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Re: T rex as scavenger (again....)
>I took notes during Horner's "T.rex as scavenger" talk; his points are
>summarized below. I am still unconvinced, but I now have a much better
>appreciation for that viewpoint. His arguments are:
> - Predators *need* arms to catch prey.
> T.rex arms are too small, with too limited movement to be used
> to catch prey.
Must be a lot of hungry birds out there! I wonder how the phorusracids managed?
> - Predators need good vision, therefore large eyes.
> T.rex had comparatively small eyes, and small optic lobe.
Um, how good does your vision have to be to spot a full-sized dinosaur in
> - T.rex had unusually large olfactory lobe; implies especially
> acute sense of smell. Only 2 other animals in history ever had a
> proportionally larger olfactory lobe: kiwi and turkey vulture,
> one of which is a scavenger.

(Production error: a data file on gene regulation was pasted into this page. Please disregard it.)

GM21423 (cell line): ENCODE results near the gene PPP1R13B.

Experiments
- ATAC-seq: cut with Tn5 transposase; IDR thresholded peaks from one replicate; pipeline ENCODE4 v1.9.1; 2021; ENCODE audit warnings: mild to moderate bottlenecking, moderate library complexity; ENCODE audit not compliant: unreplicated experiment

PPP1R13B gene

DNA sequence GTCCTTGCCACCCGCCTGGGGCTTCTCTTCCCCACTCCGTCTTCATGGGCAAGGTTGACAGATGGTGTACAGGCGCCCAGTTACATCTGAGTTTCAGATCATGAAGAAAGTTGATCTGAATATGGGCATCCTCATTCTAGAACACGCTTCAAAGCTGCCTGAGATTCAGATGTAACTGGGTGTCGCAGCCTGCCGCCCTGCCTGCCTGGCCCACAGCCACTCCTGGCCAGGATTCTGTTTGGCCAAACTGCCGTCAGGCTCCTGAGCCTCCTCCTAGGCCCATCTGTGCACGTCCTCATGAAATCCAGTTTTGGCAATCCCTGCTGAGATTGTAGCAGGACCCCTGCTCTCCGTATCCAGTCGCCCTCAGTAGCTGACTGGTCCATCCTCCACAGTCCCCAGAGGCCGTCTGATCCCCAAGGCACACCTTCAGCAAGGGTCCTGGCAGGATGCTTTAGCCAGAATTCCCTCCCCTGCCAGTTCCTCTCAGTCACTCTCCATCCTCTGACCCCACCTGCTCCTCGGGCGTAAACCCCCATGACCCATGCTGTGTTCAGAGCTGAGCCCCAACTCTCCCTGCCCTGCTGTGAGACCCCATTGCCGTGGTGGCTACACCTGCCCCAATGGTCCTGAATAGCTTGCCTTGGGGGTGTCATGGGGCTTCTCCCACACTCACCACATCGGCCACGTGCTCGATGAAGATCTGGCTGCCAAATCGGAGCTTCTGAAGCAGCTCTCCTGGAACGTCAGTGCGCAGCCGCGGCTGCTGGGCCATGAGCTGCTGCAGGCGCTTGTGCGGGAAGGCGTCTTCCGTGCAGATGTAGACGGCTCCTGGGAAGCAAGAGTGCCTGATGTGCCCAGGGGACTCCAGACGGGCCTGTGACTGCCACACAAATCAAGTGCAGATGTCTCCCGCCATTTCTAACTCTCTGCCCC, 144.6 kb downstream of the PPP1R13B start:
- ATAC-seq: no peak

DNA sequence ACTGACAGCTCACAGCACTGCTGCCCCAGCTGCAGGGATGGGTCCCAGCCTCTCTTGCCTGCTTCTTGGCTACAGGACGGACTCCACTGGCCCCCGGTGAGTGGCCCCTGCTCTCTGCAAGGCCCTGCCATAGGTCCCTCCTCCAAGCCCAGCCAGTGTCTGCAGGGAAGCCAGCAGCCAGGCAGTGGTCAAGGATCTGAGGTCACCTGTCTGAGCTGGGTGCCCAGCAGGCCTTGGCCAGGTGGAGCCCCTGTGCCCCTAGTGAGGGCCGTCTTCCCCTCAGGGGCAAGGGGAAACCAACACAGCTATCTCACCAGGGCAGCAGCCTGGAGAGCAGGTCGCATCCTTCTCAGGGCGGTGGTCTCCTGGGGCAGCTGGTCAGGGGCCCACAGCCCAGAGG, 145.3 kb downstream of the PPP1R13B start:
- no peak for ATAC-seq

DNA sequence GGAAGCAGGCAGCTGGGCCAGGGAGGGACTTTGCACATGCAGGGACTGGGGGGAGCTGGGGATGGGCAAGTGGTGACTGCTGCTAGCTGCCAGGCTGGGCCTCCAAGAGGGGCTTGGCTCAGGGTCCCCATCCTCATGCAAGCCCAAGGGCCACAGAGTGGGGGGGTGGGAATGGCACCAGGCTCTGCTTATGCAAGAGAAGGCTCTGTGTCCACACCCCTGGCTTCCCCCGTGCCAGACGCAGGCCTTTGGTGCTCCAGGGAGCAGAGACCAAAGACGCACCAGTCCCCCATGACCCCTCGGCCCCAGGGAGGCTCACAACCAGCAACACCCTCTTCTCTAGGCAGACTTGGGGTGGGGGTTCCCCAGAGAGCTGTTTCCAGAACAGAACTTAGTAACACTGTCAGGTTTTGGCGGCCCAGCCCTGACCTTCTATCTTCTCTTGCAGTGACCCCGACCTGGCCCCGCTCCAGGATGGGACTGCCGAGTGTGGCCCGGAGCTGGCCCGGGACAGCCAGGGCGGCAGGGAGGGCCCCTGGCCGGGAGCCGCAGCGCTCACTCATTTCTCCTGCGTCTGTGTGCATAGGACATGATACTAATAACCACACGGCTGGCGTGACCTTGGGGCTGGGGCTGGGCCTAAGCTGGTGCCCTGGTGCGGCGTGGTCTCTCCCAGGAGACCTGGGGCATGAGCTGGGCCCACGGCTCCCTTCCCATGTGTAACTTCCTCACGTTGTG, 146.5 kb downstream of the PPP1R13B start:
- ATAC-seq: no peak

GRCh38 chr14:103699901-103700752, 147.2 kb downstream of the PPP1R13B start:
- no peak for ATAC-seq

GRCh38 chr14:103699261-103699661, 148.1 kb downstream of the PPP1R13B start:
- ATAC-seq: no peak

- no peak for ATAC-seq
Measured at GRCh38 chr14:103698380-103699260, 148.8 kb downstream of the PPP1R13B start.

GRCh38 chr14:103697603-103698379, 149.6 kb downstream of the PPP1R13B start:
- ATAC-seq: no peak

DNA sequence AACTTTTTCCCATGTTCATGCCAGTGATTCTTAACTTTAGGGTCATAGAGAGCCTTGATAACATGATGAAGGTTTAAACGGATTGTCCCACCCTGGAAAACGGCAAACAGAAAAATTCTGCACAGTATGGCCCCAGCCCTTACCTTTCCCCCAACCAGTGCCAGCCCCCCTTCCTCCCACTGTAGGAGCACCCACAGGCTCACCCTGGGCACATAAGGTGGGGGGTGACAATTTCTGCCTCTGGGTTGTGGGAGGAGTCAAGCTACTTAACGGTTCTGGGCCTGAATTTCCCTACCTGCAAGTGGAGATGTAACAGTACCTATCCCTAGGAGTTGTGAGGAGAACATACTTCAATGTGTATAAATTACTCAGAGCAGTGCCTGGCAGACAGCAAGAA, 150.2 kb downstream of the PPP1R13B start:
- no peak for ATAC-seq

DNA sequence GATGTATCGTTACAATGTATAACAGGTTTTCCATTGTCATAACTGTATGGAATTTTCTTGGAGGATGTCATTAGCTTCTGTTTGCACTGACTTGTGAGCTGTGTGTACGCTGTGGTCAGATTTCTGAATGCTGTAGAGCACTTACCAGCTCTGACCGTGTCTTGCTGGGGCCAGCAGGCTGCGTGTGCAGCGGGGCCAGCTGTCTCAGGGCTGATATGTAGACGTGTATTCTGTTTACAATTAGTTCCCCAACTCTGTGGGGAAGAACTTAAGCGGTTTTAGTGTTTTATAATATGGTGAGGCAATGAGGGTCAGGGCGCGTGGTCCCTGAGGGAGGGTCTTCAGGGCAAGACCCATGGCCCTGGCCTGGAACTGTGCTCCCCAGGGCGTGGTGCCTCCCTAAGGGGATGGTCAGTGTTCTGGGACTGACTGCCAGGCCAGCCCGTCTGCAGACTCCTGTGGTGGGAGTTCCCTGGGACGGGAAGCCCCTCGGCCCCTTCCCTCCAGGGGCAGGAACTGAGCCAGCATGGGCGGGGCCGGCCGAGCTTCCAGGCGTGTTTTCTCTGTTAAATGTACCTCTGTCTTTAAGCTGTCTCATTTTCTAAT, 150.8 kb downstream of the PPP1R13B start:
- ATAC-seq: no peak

And the other of which isn't. Not too convincing. Besides, maybe its prey
> - T.rex teeth are often found among mono-specific bone bed sites;
> implies T.rex was scavenging the mass deaths in herbivore herds.
I don't think there is any reason to say T. rex never scavenged. Hyenas
both hunt and scavenge. So do lions.
>These are good arguments, but I believe there are good rebuttals to each.
>Certainly T.rex scavenged opportunistically, but I still don't buy Horner's
We'll never know, but I doubt it.
Ronald I. Orenstein Phone: (905) 820-7886 (home)
International Wildlife Coalition Fax/Modem: (905) 569-0116 (home)
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